Concomitant saturation binding experiments using NBDG at different concentrations without and in the presence of the respective aromatic N-glucosides were performed to determine the dissociation constant (KdNBDG) and the number of the binding sites (Bmax) for each cell line (Table 2 and Fig. S8).

Table 2 Number of GLUT1 (Bmax) and dissociation constants (KdNBDG) for SaOs2 and MDA-MB-468 determined by concomitant saturation binding experiments for NBDG in the presence of aromatic N-glucosides 1b–d (0.5 mM). The respective curves are presented in Fig. S8
Cells Comp B max (GLUT1/cell × 108) K d NBDG (μM)
SaOs2 NBDG 1.70 0.99
1b 0.75 0.14
1c 0.58 0.32
1d 0.76 0.38
MDA-MB-468 NBDG 3.80 0.28
1b 2.42 0.19
1c 2.73 0.16
1d 2.80 0.11

The results supported the proposed mechanism (Fig. 5d) and showed that supplementation with 1b–d decreased the expression of GLUT1 on the cell surface (Bmax, Table 2) and the NBDG binding by GLUT1 (KdNBDG, Table 2). Of note, the used method does not allow comparison of the obtained KdNBDG (defined as a concentration at which NBDG binds to half of the available GLUT1) for SaOs2 and MDA-MB-468 cells because of the different Bmax values but the effect of 1b–d on each cell line can be compared (similar Bmax).34 For SaOs2 cells, we obtained the smallest KdNBDG in the presence of 1b which means that this N-glucosamine blocks more efficiently the GLUT1 on the cell surface and less NBDG is needed to saturate the available GLUT1. In the case of MDA-MB-468 cells, the smallest KdNBDG was obtained for the 1d.

N-glucosides-mediated GLUT1 inhibition leads to cell death via an apoptotic mechanism

We observed that cancer cells incubated with the compounds 1b–d have lower metabolic activity and cell proliferation, leading to an overall decrease in cell survival over time (Fig. 6a, S9 and S10). This effect was not observed for prechondrocyte ATDC5 cells, which remained viable and proliferated in the presence of 1b and 1d (Fig. S11).

Confirmation that this response is due to the GLUT1 inhibition and consecutive deprivation of the Glc uptake was obtained by quantification of the lactate production in the studied cells. Lactate is the last metabolite of glycolysis in cancer cells and indeed, its production was significantly inhibited (>60%) by treatment with 1b (Fig. 6b). We also investigated the type of cell death induced by this treatment. We studied the effect of 1b–d in a presence of an apoptosis (Z-Fa-FMK) or a necroptosis (Nec-1) inhibitor.35,36 We observed that Z-Fa-FMK rescues the SaOs2 and MDA-MB-468 cells treated by 1b–d (Fig. 6c) while the addition of Nec-1 has no effect on cell survival (Fig. S12). These results demonstrate that the aromatic N-glucosides activate apoptotic pathways in the cells overexpressing GLUT1. This result was also confirmed by the expression of the apoptosis-associated caspases 8 and 9.37,38 Caspases are initially produced as inactive monomeric procaspases that require dimerization and often cleavage for activation.38 We found that the apoptosis pathways are activated by cleavage of procaspase 8 (53 kDa) to shorter motifs (43 kDa, 18 kDa) and procaspase 9 (47 kDa) to oligomers of 25 kDa (Fig. S13).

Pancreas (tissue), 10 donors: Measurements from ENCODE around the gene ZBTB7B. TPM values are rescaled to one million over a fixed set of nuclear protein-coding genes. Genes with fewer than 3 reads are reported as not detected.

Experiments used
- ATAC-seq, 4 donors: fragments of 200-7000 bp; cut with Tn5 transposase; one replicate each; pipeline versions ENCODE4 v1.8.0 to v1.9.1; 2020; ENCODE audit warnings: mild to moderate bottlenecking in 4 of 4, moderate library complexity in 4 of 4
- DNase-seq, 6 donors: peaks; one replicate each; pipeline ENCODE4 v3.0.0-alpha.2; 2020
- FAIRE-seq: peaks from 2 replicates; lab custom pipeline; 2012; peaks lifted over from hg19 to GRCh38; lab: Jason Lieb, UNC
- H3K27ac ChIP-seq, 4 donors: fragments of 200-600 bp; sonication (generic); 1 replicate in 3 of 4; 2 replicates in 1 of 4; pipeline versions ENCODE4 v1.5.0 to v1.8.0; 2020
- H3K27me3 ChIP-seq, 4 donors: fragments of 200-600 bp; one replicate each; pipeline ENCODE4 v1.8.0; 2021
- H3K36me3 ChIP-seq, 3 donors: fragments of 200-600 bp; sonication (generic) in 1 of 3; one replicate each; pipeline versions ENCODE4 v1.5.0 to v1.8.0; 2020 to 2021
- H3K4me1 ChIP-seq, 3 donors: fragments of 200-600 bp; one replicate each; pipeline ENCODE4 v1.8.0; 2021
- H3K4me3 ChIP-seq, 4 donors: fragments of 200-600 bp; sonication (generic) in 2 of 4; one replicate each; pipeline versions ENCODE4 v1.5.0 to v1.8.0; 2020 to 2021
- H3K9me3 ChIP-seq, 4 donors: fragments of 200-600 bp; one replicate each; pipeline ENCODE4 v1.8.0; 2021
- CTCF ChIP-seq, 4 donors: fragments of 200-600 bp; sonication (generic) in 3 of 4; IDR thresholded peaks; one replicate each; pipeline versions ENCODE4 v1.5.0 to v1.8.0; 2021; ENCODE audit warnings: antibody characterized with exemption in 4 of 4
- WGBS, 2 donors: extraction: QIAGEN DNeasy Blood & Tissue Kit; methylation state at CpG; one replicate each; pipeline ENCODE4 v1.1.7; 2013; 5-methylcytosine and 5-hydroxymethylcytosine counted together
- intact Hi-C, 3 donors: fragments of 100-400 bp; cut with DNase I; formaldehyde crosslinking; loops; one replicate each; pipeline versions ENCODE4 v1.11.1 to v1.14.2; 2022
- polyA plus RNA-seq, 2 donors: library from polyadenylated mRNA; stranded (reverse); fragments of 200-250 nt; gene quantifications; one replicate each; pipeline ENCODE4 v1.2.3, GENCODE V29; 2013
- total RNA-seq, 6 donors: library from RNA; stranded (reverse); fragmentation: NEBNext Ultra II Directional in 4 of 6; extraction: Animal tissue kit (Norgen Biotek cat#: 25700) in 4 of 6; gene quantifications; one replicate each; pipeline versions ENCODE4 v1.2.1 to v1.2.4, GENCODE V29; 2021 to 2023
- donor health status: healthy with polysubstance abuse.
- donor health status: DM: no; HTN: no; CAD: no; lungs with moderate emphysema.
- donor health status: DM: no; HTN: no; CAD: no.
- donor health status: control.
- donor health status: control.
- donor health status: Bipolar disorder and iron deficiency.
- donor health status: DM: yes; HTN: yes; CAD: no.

image file: d0sc00954g-f6.tif
Fig. 6 Aromatic N-glucosides deprive glycolysis and induce cell death. (a) Viability of (a1) SaOs2 and (a2) MDA-MB-468 cells after different incubation times with 0.5 mM 1b–d; (b) intra- and extracellular lactate production by (b1) SaOs2 and (b2) MDA-MB-468 cells prior and after treatment with 1b; (c) effect of the apoptosis inhibitor Z-Fa-FMK on cell viability (24 h) in the presence of the compounds 1b–d (0.5 mM); (d) inhibitory concentrations of the studied N-glucosides determined for SaOs2 and MDA-MB-468 (24 h). All results are normalized to the control – cell culture without aromatic N-glucosides. ns statistically non-significant difference; *p < 0.05; **p < 0.01; ***p < 0.001; ****p < 0.0001.